Mass floods displace three million in India
At least 130 people have died, and more than three million displaced, as violent monsoon rains stall India.
The Brahmaputra river burst its banks, submerging the north and north-eastern regions of India. Nepal and Bangladesh have been severely affected too.
The center of attention has fallen on Mumbai, India’s financial capital.
Mumbai recorded its highest rainfall in 14 years. Cars have submerged underwater and life has come to a standstill.
According to the BBC, India has not only witnessed unusually high rainfall this year, but it has also witnessed a simultaneous rise in both heatwaves and cold waves.
Heatwaves have increased 10-fold, while cold waves have increased 20-fold. The reason behind this has to do with climate change.
India is the third-worst polluter in the world, followed by the U.S. and China at the top. India is a rapidly developing economy with a massive population. Green energy comes at a price, and it’s a price most poor people cannot afford.
The country took half-hearted measures in the recent budget buy providing limited subsidies on electric vehicles. However, the problem is much bigger and requires bolder moves.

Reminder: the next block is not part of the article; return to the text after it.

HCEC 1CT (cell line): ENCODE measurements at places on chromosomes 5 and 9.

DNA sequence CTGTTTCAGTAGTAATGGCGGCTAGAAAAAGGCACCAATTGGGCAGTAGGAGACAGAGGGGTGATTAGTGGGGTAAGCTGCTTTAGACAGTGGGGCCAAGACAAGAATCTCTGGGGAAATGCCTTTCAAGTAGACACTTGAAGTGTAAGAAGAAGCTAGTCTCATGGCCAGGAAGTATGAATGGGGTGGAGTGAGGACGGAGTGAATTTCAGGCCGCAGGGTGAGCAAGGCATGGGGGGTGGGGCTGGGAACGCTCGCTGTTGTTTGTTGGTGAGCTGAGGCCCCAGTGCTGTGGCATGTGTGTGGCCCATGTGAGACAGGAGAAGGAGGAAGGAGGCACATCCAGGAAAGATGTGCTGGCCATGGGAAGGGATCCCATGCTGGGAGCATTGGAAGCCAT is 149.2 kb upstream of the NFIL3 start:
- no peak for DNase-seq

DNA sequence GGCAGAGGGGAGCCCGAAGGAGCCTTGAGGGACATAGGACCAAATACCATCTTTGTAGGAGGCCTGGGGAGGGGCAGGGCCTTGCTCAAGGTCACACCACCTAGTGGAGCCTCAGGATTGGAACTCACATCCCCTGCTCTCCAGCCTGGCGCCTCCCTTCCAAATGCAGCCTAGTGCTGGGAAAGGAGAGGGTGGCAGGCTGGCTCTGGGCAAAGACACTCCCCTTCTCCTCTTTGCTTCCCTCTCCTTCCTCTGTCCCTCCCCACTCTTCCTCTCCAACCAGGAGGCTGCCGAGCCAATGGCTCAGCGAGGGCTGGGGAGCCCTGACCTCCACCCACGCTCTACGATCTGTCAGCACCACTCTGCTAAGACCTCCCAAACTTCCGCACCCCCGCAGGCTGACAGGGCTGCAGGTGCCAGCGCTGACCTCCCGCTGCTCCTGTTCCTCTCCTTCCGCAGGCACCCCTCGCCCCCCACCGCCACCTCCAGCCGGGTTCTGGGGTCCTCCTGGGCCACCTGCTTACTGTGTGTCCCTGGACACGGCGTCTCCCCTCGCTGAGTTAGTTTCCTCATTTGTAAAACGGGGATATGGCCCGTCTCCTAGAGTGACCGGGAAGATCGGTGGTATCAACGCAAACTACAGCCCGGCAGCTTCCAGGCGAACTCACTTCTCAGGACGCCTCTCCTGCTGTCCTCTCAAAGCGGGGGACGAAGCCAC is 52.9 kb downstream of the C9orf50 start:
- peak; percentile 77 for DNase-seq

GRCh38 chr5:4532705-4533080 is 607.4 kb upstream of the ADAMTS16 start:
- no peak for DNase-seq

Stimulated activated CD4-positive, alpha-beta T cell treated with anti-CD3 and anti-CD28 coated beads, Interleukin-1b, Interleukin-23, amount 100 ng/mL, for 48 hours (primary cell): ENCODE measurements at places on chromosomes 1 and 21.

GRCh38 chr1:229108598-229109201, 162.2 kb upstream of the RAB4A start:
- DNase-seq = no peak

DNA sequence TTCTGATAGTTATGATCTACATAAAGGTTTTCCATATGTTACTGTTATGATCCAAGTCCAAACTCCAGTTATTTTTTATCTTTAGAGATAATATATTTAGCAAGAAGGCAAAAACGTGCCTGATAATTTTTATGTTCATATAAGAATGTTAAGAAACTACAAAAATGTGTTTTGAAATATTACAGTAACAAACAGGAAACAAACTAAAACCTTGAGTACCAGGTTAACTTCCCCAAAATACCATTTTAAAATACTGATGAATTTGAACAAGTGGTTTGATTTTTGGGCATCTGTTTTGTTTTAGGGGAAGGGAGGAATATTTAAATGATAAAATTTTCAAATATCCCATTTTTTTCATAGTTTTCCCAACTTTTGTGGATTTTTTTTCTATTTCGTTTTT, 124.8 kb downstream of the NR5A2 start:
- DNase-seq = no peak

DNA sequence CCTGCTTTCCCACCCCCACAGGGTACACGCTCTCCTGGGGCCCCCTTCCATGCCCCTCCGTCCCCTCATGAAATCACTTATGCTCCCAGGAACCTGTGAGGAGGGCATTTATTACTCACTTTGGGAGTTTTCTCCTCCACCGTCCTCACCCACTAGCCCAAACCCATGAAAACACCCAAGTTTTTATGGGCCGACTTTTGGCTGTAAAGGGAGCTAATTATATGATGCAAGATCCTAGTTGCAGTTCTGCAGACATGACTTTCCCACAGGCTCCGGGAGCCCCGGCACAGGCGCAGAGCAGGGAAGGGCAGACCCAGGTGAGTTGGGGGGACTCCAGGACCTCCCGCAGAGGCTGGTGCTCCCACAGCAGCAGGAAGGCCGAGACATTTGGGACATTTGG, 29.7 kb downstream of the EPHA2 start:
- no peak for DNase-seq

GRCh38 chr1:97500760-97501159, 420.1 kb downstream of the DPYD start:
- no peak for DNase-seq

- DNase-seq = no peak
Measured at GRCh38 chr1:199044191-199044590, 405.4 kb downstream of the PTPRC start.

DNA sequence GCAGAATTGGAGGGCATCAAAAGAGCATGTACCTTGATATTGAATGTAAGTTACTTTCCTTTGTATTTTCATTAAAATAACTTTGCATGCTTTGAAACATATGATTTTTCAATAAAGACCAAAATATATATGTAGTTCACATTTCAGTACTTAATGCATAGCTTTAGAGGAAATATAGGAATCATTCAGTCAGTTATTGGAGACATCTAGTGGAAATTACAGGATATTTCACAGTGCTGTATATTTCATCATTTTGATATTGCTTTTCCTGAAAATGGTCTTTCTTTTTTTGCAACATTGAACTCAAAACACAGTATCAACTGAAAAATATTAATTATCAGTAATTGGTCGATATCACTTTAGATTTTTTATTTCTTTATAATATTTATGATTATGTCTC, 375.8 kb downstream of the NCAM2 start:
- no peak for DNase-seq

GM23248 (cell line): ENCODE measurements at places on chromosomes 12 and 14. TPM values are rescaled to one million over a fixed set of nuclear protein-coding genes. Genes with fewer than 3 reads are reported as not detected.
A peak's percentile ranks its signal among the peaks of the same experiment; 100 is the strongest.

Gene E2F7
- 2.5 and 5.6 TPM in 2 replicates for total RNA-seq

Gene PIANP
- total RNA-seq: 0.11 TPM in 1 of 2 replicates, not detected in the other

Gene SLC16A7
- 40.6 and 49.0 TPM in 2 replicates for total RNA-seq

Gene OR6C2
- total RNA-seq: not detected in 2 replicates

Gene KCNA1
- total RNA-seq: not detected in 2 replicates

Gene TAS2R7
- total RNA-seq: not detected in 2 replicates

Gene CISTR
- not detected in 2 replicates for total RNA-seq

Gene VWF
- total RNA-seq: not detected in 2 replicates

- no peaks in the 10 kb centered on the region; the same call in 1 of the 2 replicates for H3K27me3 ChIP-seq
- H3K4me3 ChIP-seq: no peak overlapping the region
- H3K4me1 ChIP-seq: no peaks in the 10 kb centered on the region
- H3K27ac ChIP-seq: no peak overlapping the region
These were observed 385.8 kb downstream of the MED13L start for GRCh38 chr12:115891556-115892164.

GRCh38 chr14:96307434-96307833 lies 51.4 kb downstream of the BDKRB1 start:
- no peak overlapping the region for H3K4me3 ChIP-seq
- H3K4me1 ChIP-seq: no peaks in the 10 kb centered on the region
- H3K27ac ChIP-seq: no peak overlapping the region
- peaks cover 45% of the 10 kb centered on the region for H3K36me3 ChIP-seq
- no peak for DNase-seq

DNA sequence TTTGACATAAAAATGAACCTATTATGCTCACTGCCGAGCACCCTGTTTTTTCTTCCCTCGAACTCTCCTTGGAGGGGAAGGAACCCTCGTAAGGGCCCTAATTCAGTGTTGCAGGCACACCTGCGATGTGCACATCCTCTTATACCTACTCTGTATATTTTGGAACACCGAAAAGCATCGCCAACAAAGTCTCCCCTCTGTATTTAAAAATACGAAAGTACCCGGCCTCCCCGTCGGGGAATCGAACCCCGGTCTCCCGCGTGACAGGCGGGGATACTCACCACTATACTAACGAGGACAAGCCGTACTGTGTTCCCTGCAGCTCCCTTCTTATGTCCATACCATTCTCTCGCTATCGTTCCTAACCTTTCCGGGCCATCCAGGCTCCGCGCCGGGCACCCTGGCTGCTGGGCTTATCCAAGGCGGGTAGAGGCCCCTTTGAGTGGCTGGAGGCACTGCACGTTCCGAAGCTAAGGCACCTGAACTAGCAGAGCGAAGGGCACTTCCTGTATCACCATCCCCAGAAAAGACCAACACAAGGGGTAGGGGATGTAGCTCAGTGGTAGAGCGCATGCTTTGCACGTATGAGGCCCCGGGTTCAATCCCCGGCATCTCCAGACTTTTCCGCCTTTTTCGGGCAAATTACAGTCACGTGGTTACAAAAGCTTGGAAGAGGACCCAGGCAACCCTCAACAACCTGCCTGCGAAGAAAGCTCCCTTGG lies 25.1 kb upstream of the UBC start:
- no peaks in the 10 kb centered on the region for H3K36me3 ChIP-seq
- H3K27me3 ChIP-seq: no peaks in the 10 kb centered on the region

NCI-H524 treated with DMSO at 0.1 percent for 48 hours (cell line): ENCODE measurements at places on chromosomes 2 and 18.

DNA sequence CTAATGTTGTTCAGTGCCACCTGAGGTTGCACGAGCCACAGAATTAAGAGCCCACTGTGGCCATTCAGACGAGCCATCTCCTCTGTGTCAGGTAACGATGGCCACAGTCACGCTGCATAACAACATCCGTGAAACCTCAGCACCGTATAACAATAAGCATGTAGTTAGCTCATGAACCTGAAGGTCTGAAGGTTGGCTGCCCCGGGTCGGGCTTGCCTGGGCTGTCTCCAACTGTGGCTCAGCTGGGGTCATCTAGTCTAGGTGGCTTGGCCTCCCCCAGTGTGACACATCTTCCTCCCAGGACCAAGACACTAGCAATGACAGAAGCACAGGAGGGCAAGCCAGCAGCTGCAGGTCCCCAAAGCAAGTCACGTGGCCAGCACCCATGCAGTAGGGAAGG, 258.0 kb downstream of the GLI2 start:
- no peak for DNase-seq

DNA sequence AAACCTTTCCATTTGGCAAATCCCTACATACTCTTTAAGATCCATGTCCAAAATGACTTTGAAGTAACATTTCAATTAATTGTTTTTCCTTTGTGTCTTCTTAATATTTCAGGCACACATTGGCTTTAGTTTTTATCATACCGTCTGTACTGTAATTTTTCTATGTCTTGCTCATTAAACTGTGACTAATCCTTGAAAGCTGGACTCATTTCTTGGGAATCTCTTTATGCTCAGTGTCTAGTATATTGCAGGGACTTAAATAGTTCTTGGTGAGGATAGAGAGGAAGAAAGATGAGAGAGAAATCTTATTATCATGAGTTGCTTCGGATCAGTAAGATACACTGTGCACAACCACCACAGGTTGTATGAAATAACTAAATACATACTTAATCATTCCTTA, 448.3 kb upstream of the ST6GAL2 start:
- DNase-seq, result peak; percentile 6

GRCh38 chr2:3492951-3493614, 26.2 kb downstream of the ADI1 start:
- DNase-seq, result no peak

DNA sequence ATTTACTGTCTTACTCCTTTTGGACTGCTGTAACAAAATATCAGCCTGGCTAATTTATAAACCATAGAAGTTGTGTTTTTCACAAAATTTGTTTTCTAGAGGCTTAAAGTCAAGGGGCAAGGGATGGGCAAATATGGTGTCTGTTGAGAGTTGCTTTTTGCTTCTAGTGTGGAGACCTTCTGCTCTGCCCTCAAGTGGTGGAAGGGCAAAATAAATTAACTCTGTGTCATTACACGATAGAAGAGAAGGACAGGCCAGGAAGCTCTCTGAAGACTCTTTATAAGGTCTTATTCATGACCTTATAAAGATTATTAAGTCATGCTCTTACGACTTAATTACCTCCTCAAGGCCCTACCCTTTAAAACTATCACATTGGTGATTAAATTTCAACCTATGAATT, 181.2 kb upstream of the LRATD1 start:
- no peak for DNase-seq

Under the current right-wing Prime Minister Narendra Modi, environmental regulations have torn to pieces. If anything, this makes India worse off in dealing with the environment.
At the same time, India is investing in solar and nuclear energy.
The effects, however, are being born by the people. An unclear environmental agenda, with poor urban planning in Indian cities, has aggravated these natural disasters.
The monsoon season lasts from June to September and unleashes its fury across South Asia every year.
More than 1,200 people died in storms and landslides last year when India’s Kerala faced its worst floods in nearly a century.